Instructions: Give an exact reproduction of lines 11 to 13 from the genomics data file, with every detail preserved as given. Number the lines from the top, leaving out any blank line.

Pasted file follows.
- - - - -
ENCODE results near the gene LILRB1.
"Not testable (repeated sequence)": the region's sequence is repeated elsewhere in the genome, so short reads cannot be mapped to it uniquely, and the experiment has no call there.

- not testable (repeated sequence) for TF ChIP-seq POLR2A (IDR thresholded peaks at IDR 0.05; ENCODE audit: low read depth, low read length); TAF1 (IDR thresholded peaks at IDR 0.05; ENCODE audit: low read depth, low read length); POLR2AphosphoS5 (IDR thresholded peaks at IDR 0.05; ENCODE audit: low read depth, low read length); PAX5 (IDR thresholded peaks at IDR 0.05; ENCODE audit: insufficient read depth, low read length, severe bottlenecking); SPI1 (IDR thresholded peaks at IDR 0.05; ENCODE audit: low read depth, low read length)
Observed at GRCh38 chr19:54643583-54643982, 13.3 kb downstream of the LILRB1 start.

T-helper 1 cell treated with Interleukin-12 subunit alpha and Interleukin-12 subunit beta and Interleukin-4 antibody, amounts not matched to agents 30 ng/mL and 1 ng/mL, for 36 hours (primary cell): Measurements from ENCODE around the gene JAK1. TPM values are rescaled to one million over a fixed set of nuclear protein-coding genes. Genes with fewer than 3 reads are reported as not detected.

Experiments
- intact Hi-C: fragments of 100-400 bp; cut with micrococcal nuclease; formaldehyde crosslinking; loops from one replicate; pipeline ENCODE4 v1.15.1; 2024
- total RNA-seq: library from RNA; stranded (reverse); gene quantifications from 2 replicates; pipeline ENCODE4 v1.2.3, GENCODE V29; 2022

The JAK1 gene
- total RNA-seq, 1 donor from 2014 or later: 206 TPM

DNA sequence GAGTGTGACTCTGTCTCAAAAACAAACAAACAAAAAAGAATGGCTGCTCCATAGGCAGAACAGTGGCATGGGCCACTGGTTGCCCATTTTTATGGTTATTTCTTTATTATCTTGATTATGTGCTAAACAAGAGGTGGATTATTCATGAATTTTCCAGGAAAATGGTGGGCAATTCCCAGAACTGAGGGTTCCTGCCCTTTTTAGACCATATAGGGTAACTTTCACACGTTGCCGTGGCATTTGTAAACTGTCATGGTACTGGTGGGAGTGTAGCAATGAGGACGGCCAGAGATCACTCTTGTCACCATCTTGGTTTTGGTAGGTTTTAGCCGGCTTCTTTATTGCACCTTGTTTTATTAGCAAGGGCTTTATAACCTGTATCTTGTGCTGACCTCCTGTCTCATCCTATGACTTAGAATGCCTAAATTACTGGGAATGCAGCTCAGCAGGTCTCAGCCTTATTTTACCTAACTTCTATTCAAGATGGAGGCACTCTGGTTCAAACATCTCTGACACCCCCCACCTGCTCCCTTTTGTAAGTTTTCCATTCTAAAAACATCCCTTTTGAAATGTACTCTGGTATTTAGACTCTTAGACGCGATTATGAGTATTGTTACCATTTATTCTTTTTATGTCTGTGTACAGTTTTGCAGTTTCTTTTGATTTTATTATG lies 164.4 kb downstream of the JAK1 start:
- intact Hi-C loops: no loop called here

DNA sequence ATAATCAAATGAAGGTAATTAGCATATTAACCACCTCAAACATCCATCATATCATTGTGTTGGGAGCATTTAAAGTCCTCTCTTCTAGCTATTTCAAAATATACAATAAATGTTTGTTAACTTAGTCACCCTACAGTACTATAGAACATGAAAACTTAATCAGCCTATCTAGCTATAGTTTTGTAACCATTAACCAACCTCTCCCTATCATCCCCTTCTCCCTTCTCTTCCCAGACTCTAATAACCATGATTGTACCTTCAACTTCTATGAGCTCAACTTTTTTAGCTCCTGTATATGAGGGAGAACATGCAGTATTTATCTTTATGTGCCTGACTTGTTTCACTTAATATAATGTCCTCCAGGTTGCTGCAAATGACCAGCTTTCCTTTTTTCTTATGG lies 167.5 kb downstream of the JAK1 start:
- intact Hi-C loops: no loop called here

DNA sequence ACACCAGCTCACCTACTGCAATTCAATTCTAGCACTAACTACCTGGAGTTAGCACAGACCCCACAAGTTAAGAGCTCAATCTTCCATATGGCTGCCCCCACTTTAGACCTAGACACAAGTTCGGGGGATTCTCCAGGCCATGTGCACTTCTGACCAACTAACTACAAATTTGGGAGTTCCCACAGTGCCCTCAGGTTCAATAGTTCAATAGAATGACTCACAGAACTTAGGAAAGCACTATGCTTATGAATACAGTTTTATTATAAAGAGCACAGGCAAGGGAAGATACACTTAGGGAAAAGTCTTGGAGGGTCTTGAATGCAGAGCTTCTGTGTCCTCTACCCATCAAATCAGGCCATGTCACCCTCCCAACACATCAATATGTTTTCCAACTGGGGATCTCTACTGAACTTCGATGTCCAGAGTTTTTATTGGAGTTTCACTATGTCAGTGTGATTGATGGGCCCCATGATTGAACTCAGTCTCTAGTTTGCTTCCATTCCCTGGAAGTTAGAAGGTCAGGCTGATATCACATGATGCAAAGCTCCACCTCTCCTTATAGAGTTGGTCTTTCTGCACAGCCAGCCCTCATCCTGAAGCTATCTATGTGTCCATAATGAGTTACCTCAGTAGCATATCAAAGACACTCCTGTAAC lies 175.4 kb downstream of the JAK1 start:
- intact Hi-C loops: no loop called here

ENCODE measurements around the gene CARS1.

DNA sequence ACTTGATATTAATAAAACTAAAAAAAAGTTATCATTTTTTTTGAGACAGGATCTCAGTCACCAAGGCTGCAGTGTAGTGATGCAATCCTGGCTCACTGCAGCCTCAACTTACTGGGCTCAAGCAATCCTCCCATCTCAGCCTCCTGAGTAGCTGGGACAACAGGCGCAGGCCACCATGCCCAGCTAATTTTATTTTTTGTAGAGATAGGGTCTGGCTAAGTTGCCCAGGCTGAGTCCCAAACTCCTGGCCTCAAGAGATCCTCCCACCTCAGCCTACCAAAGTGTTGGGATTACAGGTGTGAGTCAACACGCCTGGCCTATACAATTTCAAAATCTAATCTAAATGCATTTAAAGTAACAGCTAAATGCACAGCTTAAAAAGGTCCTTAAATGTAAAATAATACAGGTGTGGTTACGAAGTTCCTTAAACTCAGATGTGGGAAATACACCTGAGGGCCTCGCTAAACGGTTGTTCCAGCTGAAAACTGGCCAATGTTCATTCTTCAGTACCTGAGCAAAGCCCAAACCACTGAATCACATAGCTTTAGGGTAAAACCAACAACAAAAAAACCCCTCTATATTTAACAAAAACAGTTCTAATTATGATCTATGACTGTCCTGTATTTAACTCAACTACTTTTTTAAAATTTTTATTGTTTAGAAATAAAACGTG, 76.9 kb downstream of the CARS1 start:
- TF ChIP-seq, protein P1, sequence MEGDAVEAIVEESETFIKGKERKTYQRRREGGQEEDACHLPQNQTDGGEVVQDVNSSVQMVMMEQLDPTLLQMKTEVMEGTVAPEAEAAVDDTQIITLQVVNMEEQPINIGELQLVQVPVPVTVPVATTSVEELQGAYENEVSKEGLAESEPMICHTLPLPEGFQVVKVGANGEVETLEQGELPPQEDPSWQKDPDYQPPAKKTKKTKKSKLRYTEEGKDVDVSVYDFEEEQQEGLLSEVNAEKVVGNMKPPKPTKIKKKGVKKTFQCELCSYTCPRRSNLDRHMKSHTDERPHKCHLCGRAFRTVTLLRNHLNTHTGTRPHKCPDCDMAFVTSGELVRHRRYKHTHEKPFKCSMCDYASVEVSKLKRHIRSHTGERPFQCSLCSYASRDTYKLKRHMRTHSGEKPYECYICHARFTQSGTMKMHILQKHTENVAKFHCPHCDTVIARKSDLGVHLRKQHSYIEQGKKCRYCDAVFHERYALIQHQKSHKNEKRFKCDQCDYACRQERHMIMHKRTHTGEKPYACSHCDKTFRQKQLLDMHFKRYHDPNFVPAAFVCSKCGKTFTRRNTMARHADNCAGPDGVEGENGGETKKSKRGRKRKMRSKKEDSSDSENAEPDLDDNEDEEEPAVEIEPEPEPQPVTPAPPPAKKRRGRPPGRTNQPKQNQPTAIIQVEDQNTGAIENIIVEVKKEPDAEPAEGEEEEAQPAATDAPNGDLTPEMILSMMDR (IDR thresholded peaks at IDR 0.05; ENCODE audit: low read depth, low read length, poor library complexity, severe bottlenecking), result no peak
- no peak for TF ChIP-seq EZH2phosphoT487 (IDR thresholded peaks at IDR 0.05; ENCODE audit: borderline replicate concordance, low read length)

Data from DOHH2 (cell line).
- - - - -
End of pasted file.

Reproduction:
DNA sequence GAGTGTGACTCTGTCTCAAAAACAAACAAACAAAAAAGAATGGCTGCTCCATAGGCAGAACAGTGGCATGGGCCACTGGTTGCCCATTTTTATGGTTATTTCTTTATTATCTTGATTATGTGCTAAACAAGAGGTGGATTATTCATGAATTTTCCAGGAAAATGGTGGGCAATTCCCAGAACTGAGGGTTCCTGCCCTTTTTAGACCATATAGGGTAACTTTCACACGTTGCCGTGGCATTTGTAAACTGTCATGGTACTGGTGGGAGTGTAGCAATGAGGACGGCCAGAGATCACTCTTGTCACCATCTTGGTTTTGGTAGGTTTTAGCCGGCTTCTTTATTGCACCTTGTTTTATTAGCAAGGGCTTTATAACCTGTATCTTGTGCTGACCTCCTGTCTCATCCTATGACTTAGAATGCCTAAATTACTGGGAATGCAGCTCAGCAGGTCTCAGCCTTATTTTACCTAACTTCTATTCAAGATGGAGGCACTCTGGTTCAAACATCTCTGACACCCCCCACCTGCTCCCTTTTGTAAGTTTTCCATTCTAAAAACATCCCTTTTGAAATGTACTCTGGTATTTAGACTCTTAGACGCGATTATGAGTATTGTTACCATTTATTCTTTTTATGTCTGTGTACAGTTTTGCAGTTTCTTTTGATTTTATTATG lies 164.4 kb downstream of the JAK1 start:
- intact Hi-C loops: no loop called here

DNA sequence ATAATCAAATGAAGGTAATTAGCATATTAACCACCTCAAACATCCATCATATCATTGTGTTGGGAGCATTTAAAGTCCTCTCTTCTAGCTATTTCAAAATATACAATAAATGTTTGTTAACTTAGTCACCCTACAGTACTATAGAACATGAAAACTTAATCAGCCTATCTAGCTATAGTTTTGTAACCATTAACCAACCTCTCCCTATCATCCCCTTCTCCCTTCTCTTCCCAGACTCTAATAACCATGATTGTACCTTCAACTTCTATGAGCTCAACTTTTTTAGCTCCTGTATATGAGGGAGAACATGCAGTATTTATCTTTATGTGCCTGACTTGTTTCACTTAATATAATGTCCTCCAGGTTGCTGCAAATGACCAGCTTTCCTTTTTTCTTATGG lies 167.5 kb downstream of the JAK1 start: